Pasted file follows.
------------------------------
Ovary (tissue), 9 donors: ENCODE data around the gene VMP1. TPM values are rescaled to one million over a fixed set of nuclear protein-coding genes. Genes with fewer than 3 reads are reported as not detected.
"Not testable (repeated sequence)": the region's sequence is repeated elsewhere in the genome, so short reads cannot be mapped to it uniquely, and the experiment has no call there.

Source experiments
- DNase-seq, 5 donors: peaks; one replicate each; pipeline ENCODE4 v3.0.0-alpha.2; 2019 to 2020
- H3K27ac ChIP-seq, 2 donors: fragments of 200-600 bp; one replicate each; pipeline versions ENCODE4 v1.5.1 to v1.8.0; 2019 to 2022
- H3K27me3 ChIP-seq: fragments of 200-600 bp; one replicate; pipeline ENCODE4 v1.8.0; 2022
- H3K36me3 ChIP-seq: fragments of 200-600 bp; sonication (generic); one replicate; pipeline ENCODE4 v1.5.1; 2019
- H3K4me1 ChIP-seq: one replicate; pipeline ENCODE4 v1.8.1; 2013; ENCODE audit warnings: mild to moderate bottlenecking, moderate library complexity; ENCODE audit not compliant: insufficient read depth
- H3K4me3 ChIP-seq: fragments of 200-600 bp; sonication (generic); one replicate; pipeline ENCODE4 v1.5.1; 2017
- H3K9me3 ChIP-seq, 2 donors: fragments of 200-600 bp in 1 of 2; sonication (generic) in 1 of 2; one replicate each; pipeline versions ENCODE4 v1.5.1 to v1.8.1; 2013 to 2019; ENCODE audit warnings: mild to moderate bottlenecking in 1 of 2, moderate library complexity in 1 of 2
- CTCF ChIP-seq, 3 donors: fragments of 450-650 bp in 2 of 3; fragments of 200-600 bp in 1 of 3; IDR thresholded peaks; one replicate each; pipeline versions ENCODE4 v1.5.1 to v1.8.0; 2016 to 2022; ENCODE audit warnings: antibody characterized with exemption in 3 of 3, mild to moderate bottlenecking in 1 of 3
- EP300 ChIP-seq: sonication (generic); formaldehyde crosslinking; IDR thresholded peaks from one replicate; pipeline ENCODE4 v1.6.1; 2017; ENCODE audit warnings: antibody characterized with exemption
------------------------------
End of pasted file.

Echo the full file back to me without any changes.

Ovary (tissue), 9 donors: ENCODE data around the gene VMP1. TPM values are rescaled to one million over a fixed set of nuclear protein-coding genes. Genes with fewer than 3 reads are reported as not detected.
"Not testable (repeated sequence)": the region's sequence is repeated elsewhere in the genome, so short reads cannot be mapped to it uniquely, and the experiment has no call there.

Source experiments
- DNase-seq, 5 donors: peaks; one replicate each; pipeline ENCODE4 v3.0.0-alpha.2; 2019 to 2020
- H3K27ac ChIP-seq, 2 donors: fragments of 200-600 bp; one replicate each; pipeline versions ENCODE4 v1.5.1 to v1.8.0; 2019 to 2022
- H3K27me3 ChIP-seq: fragments of 200-600 bp; one replicate; pipeline ENCODE4 v1.8.0; 2022
- H3K36me3 ChIP-seq: fragments of 200-600 bp; sonication (generic); one replicate; pipeline ENCODE4 v1.5.1; 2019
- H3K4me1 ChIP-seq: one replicate; pipeline ENCODE4 v1.8.1; 2013; ENCODE audit warnings: mild to moderate bottlenecking, moderate library complexity; ENCODE audit not compliant: insufficient read depth
- H3K4me3 ChIP-seq: fragments of 200-600 bp; sonication (generic); one replicate; pipeline ENCODE4 v1.5.1; 2017
- H3K9me3 ChIP-seq, 2 donors: fragments of 200-600 bp in 1 of 2; sonication (generic) in 1 of 2; one replicate each; pipeline versions ENCODE4 v1.5.1 to v1.8.1; 2013 to 2019; ENCODE audit warnings: mild to moderate bottlenecking in 1 of 2, moderate library complexity in 1 of 2
- CTCF ChIP-seq, 3 donors: fragments of 450-650 bp in 2 of 3; fragments of 200-600 bp in 1 of 3; IDR thresholded peaks; one replicate each; pipeline versions ENCODE4 v1.5.1 to v1.8.0; 2016 to 2022; ENCODE audit warnings: antibody characterized with exemption in 3 of 3, mild to moderate bottlenecking in 1 of 3
- EP300 ChIP-seq: sonication (generic); formaldehyde crosslinking; IDR thresholded peaks from one replicate; pipeline ENCODE4 v1.6.1; 2017; ENCODE audit warnings: antibody characterized with exemption